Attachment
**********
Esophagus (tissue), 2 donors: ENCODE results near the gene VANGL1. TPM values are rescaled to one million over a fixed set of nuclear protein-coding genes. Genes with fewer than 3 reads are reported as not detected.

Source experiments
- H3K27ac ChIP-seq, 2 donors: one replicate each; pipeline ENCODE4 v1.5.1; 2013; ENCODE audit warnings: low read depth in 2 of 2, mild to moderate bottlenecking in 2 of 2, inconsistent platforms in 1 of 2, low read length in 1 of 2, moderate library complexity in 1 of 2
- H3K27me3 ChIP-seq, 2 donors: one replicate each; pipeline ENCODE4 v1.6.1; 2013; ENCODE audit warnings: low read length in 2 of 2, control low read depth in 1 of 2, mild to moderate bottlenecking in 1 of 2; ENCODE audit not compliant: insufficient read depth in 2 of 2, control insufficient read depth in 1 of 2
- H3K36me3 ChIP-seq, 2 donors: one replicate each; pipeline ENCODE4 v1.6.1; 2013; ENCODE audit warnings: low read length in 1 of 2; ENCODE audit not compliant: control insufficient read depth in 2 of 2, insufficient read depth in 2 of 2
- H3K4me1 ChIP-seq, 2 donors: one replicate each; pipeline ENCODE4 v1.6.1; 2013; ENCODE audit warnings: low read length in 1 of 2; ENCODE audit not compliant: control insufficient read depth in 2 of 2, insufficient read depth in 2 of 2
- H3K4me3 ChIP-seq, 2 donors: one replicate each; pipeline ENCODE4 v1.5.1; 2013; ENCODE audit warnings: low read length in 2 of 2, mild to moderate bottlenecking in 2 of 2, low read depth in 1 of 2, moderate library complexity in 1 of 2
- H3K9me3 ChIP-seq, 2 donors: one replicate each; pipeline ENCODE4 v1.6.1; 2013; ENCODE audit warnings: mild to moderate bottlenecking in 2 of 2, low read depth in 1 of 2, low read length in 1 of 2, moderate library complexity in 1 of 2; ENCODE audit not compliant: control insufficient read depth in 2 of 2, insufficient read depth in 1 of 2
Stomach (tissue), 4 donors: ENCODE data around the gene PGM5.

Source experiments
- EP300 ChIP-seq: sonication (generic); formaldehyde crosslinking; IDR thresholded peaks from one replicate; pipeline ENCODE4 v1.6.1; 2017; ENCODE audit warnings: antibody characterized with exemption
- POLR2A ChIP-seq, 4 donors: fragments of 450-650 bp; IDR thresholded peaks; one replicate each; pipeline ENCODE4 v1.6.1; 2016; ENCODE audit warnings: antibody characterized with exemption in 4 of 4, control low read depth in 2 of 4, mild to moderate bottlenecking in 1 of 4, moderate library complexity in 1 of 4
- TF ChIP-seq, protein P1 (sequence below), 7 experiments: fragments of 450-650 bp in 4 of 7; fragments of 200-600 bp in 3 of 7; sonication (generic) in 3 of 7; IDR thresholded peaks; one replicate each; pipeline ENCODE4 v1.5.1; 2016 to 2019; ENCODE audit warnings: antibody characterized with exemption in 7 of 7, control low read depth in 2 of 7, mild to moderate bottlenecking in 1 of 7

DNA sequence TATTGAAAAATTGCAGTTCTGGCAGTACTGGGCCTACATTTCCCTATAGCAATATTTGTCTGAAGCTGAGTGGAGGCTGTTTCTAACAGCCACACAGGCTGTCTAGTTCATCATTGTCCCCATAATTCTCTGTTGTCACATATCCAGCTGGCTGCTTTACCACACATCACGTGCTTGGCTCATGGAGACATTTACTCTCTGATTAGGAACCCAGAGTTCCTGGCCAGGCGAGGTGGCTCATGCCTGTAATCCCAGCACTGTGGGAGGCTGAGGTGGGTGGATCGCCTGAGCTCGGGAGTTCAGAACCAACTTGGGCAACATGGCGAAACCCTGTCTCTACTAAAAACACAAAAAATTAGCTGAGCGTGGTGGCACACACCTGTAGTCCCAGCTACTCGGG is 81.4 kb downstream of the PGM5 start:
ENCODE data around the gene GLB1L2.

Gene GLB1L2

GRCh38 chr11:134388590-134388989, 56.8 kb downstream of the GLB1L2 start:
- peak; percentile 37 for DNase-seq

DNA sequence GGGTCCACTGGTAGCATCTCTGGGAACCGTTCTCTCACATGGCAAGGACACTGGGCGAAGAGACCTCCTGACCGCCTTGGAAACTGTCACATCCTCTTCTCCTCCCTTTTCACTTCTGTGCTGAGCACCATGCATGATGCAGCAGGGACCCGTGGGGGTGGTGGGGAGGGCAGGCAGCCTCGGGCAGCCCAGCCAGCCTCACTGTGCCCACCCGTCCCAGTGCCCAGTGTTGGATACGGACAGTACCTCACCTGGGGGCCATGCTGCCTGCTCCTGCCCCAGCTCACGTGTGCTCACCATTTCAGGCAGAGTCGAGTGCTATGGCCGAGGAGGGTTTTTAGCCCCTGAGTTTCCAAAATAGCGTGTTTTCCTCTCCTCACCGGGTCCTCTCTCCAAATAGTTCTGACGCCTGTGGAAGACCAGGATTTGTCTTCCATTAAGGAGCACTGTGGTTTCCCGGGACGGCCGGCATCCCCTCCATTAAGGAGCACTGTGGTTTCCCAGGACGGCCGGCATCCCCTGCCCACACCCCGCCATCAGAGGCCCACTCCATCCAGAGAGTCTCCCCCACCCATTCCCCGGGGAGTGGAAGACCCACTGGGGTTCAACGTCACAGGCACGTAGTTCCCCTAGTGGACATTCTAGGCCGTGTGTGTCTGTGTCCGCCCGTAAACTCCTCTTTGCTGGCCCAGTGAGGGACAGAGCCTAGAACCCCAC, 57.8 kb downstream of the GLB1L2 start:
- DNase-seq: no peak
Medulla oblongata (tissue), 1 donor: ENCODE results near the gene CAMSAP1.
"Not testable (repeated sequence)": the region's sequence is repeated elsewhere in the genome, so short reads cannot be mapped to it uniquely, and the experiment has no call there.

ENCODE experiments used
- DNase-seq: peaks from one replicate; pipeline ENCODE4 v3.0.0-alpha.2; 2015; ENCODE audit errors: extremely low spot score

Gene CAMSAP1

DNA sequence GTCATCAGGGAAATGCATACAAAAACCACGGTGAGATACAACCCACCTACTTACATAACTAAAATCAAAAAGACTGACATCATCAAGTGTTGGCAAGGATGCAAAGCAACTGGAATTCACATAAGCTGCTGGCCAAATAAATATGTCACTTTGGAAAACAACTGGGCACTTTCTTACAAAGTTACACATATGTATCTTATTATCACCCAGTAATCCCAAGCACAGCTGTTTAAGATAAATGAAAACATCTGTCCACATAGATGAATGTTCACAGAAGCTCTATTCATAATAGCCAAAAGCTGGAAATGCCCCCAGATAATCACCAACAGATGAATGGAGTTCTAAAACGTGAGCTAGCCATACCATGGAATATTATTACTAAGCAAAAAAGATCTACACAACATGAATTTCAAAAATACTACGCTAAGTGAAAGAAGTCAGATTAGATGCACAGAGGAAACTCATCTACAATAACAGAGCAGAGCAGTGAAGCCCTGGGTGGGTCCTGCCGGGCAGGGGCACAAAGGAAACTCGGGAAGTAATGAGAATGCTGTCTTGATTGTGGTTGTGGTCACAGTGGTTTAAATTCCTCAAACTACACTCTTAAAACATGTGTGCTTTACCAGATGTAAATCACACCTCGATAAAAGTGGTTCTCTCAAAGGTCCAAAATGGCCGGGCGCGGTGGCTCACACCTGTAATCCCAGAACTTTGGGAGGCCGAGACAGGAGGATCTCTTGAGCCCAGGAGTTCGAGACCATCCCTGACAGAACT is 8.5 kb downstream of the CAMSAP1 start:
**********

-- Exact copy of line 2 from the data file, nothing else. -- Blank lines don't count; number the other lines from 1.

Source experiments